Enter pass phrase for tiller.key.pem:
You are about to be asked to enter information that will be incorporated
into your certificate request.
What you are about to enter is what is called a Distinguished Name or a DN.
There are quite a few fields but you can leave some blank
For some fields there will be a default value,
If you enter '.', the field will be left blank.
-----
Country Name (2 letter code) [AU]:US
State or Province Name (full name) [Some-State]:CO
Locality Name (eg, city) []:Boulder
Organization Name (eg, company) [Internet Widgits Pty Ltd]:Tiller Server
Organizational Unit Name (eg, section) []:
Common Name (e.g. server FQDN or YOUR name) []:tiller-server
Email Address []:

Please enter the following 'extra' attributes
to be sent with your certificate request
A challenge password []:
An optional company name []:

And we repeat this step for the Helm client certificate:

$ openssl req -key helm.key.pem -new -sha256 -out helm.csr.pem
# Answer the questions with your client user's info

(In rare cases, we've had to add the -nodes flag when generating the request.)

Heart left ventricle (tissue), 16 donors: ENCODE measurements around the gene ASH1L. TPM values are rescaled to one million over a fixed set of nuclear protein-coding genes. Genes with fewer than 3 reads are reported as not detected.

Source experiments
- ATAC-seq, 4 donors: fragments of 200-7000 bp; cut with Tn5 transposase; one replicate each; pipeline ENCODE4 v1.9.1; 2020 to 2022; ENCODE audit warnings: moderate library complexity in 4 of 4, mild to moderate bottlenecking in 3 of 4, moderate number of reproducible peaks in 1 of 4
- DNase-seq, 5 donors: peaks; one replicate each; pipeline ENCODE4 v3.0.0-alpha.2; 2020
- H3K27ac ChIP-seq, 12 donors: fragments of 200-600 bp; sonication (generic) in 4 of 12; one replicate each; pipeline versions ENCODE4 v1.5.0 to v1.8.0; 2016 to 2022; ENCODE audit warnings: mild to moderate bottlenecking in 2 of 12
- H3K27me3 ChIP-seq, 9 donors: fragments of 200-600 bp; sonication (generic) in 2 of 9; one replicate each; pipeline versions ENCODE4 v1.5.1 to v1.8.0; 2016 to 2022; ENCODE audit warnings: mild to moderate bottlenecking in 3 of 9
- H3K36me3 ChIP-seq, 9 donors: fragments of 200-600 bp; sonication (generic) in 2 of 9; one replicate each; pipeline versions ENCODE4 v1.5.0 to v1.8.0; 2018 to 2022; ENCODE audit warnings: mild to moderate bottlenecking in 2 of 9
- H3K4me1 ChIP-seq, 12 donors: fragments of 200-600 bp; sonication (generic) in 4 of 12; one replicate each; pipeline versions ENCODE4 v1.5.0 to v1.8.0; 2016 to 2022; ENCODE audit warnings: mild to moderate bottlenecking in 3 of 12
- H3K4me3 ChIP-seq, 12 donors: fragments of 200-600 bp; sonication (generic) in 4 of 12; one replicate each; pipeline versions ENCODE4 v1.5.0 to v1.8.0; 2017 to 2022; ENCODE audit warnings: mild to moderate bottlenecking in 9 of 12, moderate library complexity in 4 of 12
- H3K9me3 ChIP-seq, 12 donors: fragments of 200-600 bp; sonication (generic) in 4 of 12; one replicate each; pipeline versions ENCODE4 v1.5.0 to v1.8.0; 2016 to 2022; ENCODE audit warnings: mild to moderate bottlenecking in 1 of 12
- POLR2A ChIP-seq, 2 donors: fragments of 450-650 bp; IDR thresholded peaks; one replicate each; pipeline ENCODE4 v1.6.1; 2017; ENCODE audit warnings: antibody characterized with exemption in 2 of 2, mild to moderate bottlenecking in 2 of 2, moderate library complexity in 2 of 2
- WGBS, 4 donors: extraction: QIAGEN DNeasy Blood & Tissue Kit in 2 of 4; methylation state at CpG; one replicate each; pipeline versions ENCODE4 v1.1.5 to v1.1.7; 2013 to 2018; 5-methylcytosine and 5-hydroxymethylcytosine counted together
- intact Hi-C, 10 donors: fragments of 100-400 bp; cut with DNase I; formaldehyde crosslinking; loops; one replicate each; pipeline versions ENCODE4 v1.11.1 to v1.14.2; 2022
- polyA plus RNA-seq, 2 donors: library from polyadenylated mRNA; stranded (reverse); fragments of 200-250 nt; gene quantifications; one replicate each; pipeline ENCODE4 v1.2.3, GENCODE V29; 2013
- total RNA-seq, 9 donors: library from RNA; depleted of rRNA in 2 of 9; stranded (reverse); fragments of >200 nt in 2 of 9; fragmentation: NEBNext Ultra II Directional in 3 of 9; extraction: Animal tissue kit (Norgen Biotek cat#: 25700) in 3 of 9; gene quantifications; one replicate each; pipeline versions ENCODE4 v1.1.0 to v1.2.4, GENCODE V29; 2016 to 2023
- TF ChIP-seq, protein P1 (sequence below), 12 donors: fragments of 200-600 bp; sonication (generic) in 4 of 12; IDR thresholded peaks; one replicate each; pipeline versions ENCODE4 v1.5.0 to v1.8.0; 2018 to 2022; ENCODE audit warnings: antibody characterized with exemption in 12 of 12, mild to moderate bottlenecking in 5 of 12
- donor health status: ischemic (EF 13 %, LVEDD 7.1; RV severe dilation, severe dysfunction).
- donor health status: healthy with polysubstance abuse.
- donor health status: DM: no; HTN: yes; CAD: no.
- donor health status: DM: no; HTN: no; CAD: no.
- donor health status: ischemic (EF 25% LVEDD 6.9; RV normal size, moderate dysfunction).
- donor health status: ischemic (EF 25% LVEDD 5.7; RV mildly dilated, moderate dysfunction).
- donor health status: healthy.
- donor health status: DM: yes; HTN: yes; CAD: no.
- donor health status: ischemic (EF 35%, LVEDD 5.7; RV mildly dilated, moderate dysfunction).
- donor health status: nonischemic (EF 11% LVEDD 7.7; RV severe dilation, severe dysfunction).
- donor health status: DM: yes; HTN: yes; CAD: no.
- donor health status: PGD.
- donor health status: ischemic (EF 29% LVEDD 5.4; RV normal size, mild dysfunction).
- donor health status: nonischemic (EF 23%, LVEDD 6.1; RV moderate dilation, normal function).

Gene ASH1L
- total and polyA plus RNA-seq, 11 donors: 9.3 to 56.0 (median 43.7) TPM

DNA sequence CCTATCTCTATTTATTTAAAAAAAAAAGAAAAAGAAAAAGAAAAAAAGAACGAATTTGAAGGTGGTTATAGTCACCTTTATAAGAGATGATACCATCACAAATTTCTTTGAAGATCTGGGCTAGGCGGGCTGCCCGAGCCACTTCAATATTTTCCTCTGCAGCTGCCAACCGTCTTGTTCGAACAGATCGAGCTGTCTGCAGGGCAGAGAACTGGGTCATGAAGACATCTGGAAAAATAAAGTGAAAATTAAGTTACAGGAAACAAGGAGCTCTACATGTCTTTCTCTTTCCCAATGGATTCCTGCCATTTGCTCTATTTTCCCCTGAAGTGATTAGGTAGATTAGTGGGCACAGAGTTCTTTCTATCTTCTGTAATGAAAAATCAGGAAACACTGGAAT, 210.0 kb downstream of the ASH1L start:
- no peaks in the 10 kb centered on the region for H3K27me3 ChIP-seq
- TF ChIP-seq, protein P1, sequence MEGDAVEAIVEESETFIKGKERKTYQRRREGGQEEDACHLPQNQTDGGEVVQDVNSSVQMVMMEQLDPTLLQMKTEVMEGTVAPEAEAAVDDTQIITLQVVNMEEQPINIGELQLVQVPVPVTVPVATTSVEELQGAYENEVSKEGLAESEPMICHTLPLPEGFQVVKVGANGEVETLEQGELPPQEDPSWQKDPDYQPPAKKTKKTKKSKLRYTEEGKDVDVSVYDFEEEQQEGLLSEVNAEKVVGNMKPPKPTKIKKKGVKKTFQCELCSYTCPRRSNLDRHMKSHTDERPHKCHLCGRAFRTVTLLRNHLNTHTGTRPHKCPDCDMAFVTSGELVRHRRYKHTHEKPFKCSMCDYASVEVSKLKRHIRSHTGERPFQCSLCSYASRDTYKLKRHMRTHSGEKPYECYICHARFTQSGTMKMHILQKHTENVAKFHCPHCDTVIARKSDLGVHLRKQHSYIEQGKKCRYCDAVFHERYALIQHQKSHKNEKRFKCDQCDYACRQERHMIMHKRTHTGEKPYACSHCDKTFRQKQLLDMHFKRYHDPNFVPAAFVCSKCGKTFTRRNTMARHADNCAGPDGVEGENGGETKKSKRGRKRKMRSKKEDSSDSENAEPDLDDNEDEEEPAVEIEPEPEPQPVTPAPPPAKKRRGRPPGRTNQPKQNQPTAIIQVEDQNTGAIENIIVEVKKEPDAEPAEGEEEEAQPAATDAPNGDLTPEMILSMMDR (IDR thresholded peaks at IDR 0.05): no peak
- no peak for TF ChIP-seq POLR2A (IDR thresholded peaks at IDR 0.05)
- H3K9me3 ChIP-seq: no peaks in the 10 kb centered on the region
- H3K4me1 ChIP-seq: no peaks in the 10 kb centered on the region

Now we sign each of these CSRs with the CA certificate we created (adjust the days parameter to suit your requirements):

$ openssl x509 -req -CA ca.cert.pem -CAkey ca.key.pem -CAcreateserial -in tiller.csr.pem -out tiller.cert.pem -days 365
Signature ok
subject=/C=US/ST=CO/L=Boulder/O=Tiller Server/CN=tiller-server
Getting CA Private Key
Enter pass phrase for ca.key.pem:

And again for the client certificate:

$ openssl x509 -req -CA ca.cert.pem -CAkey ca.key.pem -CAcreateserial -in helm.csr.pem -out helm.cert.pem  -days 365

At this point, the important files for us are these:

# The CA. Make sure the key is kept secret.
ca.cert.pem
ca.key.pem
# The Helm client files
helm.cert.pem
helm.key.pem
# The Tiller server files.
tiller.cert.pem
tiller.key.pem

Now we're ready to move on to the next steps.

Creating a Custom Tiller Installation

Helm includes full support for creating a deployment configured for SSL. By specifying a few flags, the helm init command can create a new Tiller installation complete with all of our SSL configuration.

To take a look at what this will generate, run this command:

$ helm init --dry-run --debug --tiller-tls --tiller-tls-cert ./tiller.cert.pem --tiller-tls-key ./tiller.key.pem --tiller-tls-verify --tls-ca-cert ca.cert.pem

The output will show you a Deployment, a Secret, and a Service. Your SSL information will be preloaded into the Secret, which the Deployment will mount to pods as they start up.